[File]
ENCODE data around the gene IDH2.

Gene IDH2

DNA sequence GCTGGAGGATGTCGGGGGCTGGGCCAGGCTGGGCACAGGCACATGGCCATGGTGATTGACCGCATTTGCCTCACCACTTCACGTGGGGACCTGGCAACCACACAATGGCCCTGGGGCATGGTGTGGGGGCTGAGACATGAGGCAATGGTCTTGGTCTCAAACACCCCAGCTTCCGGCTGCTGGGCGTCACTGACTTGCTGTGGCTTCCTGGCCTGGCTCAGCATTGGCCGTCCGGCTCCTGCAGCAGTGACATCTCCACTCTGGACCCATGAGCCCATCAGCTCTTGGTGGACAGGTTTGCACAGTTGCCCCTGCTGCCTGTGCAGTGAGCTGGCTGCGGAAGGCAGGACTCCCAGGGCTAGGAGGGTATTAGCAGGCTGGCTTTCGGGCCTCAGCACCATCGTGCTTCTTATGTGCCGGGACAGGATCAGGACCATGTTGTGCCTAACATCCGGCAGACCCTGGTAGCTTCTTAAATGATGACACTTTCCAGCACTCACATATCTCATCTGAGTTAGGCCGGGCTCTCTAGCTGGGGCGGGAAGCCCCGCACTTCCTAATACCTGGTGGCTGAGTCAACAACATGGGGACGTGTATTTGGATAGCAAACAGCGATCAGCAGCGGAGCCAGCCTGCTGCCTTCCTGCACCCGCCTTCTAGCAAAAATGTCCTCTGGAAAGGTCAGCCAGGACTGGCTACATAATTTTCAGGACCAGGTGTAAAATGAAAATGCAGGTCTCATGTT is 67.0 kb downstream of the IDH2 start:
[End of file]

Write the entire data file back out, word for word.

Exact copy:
ENCODE data around the gene IDH2.

Gene IDH2

DNA sequence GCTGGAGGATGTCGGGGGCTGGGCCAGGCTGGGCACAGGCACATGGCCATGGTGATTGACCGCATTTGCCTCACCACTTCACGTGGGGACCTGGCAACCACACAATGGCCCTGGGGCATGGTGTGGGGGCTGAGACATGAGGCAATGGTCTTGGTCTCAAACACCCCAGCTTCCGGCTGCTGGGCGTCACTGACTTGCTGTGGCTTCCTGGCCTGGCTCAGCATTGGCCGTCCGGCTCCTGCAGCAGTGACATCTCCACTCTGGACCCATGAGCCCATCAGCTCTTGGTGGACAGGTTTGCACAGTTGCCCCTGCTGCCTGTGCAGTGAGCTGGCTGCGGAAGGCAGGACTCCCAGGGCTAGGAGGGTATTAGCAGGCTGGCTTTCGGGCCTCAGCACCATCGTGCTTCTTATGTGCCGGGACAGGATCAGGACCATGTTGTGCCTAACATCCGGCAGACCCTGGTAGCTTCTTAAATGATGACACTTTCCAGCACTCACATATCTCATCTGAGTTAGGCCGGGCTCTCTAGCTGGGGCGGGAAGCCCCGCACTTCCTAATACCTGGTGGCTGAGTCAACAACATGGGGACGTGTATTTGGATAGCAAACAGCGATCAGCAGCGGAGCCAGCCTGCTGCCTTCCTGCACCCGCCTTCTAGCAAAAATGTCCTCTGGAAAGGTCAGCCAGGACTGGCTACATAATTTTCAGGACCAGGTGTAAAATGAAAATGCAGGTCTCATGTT is 67.0 kb downstream of the IDH2 start: